Oindrila: I was always interested in the question of gender, technology and remote work. During a reading elective course on the Information Society that I had taken up with my supervisor and a few colleagues at IIIT- Bangalore, I read Manual Castells’ trilogy on the Network Society and his conceptualization of timeless time intrigued me. As a new mother, I got into a lot of conversations with young mothers (predominantly working in the software services sector in Bangalore) who were contemplating whether or not to continue with their jobs. I noticed that in most cases those who did return to work were those who felt a sense of control over working time, which was not a given, despite the fact that their work involved digital-mediation and could in principle be carried out anytime and from anywhere. This got me interested in studying work practices rather than policies. The works of Julian Orr and Arlie Russel Hochschild were also influential.
EUSSET: The project you picture in your exploratory paper is still an ongoing endeavor. What are the biggest challenges you have encountered so far? Is there a specific event that showcases the difficulties of your research?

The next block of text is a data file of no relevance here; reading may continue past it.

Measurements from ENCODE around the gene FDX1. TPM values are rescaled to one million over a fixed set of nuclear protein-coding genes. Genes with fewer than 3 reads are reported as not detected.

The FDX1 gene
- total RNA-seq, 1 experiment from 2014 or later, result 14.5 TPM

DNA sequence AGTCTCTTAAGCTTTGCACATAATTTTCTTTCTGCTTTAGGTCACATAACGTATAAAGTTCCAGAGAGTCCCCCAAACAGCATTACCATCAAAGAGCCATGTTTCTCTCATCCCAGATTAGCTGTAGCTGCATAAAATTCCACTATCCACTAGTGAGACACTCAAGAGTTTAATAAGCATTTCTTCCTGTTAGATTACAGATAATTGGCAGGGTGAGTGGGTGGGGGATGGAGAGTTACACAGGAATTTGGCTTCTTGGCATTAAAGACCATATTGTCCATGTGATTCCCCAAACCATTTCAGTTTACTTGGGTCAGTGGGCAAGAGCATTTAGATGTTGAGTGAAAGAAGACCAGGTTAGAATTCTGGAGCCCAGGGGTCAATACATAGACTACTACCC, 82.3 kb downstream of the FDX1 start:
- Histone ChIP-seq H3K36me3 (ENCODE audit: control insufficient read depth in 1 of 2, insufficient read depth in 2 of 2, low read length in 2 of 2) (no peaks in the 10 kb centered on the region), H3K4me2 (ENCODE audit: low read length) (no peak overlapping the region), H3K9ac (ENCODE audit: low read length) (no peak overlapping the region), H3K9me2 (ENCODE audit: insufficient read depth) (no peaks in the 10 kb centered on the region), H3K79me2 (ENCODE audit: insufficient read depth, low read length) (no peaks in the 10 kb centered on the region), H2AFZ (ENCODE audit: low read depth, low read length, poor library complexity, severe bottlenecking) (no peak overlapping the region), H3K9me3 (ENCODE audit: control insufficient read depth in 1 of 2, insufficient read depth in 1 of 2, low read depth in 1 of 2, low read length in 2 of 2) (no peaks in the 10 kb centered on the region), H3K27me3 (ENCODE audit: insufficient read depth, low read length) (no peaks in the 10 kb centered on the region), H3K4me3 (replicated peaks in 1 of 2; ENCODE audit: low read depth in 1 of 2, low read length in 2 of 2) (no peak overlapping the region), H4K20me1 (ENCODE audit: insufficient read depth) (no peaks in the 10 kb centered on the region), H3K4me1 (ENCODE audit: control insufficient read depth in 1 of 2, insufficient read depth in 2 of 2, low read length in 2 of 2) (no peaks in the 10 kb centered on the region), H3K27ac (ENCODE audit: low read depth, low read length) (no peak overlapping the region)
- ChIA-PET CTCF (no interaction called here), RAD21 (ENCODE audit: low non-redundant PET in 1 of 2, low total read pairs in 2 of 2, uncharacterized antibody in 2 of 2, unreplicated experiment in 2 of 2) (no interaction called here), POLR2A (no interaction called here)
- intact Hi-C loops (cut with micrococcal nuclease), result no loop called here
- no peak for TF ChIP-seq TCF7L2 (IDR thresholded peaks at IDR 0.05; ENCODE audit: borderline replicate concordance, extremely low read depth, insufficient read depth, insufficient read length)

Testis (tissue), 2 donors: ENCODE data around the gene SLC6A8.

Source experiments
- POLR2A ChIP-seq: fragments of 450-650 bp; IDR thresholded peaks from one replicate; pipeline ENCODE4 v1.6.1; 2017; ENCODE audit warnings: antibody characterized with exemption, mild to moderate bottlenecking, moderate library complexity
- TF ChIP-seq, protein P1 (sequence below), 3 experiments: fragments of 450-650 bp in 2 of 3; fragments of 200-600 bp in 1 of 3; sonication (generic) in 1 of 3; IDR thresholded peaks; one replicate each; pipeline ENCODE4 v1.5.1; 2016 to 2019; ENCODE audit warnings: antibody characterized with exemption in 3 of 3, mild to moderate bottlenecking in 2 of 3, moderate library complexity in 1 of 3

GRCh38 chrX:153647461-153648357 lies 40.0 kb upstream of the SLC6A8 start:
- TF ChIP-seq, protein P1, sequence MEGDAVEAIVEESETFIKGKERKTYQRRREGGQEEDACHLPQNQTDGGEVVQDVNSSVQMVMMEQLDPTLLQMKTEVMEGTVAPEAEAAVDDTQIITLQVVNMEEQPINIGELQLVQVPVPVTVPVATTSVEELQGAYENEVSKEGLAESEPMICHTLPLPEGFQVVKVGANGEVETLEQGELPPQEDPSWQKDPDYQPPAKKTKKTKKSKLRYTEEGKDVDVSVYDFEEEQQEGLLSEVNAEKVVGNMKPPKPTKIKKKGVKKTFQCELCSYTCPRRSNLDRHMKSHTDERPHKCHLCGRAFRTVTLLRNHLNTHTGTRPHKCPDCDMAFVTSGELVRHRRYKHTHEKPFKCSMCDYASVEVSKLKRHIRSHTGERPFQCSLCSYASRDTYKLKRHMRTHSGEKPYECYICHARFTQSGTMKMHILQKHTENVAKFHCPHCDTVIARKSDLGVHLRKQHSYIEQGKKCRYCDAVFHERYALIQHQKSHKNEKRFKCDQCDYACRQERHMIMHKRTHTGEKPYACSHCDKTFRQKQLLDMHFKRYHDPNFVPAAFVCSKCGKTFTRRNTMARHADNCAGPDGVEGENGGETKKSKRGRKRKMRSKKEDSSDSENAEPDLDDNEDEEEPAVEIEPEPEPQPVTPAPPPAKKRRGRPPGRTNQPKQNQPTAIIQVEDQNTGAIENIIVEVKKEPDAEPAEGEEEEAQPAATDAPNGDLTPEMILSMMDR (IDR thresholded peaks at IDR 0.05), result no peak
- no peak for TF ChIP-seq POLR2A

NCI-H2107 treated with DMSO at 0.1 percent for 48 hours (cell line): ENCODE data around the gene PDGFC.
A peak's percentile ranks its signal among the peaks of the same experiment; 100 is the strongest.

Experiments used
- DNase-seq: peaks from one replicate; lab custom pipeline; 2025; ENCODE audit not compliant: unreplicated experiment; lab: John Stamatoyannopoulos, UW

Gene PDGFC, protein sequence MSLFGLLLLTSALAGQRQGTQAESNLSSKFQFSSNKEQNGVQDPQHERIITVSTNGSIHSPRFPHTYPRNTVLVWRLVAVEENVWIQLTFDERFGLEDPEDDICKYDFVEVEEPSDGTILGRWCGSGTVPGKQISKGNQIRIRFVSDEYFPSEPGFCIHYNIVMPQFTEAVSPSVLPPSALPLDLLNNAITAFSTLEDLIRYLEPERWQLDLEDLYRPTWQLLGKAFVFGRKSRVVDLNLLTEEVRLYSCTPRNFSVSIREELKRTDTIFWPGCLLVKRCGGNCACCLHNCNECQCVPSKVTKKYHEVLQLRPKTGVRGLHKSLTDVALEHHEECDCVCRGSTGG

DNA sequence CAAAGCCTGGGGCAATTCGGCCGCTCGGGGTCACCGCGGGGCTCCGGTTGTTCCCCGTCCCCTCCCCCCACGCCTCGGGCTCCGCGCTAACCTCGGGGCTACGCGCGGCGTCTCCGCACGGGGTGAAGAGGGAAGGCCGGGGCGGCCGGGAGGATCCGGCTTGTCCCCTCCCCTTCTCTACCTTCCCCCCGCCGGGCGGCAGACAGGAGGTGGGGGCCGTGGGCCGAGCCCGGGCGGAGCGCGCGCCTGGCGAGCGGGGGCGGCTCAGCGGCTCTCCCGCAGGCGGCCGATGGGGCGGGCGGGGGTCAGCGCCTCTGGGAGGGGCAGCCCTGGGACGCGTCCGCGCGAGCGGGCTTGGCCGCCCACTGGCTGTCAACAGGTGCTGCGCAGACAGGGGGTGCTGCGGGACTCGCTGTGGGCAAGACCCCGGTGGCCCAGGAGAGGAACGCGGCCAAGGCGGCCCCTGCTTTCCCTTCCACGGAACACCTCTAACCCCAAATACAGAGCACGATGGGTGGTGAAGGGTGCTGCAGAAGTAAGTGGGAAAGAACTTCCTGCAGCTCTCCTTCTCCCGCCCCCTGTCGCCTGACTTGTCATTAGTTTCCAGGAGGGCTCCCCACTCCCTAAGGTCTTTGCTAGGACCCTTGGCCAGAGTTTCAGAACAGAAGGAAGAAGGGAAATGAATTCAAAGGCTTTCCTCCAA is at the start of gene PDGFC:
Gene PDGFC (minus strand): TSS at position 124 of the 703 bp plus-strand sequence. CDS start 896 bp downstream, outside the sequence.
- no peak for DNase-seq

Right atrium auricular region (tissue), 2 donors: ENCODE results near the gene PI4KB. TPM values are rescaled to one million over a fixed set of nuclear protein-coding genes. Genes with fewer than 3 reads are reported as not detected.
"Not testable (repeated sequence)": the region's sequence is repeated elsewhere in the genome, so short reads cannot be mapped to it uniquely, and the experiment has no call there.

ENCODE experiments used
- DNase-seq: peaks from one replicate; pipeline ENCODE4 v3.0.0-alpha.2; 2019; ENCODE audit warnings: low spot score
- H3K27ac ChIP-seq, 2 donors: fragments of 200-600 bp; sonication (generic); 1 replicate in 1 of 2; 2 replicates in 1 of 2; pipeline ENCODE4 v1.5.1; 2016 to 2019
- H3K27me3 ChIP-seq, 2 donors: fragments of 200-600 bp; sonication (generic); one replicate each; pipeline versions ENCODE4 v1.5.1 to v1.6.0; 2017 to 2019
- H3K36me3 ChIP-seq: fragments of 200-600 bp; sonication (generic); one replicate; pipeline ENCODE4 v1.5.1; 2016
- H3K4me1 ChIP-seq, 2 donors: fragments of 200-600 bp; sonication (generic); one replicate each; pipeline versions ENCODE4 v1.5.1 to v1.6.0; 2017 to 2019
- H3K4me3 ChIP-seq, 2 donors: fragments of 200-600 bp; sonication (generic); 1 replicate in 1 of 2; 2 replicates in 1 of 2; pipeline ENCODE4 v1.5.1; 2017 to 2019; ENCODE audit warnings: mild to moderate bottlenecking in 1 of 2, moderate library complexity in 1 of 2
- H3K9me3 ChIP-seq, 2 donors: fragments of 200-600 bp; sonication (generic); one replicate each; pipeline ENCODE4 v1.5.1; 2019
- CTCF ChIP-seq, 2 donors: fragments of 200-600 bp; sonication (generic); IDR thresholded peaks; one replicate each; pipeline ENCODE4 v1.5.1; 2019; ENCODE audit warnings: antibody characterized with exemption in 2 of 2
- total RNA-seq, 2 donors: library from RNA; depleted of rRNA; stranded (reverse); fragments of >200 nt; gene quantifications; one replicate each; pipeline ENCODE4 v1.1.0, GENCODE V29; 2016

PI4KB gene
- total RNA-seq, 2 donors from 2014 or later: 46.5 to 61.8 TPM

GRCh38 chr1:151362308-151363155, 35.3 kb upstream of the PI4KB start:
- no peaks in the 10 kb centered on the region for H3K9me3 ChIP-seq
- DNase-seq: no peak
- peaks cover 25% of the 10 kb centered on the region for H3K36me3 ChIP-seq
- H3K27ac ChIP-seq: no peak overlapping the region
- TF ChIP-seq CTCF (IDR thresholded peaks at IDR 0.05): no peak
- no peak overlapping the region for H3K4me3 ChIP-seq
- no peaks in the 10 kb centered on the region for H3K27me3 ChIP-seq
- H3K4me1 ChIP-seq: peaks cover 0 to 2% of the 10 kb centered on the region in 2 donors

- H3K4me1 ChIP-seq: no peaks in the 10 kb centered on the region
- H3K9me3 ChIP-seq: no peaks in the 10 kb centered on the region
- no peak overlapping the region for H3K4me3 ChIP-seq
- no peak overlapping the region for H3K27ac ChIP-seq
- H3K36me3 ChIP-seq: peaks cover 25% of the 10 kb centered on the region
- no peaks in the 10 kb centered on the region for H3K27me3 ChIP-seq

Oindrila: Getting access to the field has been the biggest challenge I have encountered so far. Private firms are not bound to allow any non-employee to enter their premises and there are many issues such as data privacy, employee privacy etc. that need to be taken care of. It took me a long time to gain entry into my field. The problem was exacerbated by the fact that within two weeks of starting my field work at a private firm in Bangalore, India went into lockdown due to COVID-19. While I am in touch with my respondents I am now looking at alternative ways to capture their practices in naturally occurring situations to the maximum extent possible.
EUSSET: And what are the positive experiences you have made in the field?
Oindrila: Most women returnees I have spoken with have been very forthcoming with their experiences. I have learnt a lot about how they make use of their resources (including features of digital technology) differently in different situations at different times. I have learnt about interesting ways in which technology can be used and how its use is as much ideological as it is practical. Another interesting learning has been the changed ways of digital technology use that have been shaped by the onslaught of COVID-19. Several issues have become crucial such as shared workspaces at home, shared resources (e.g. computer) between family members, changes in beliefs about the role of digital technology in parenting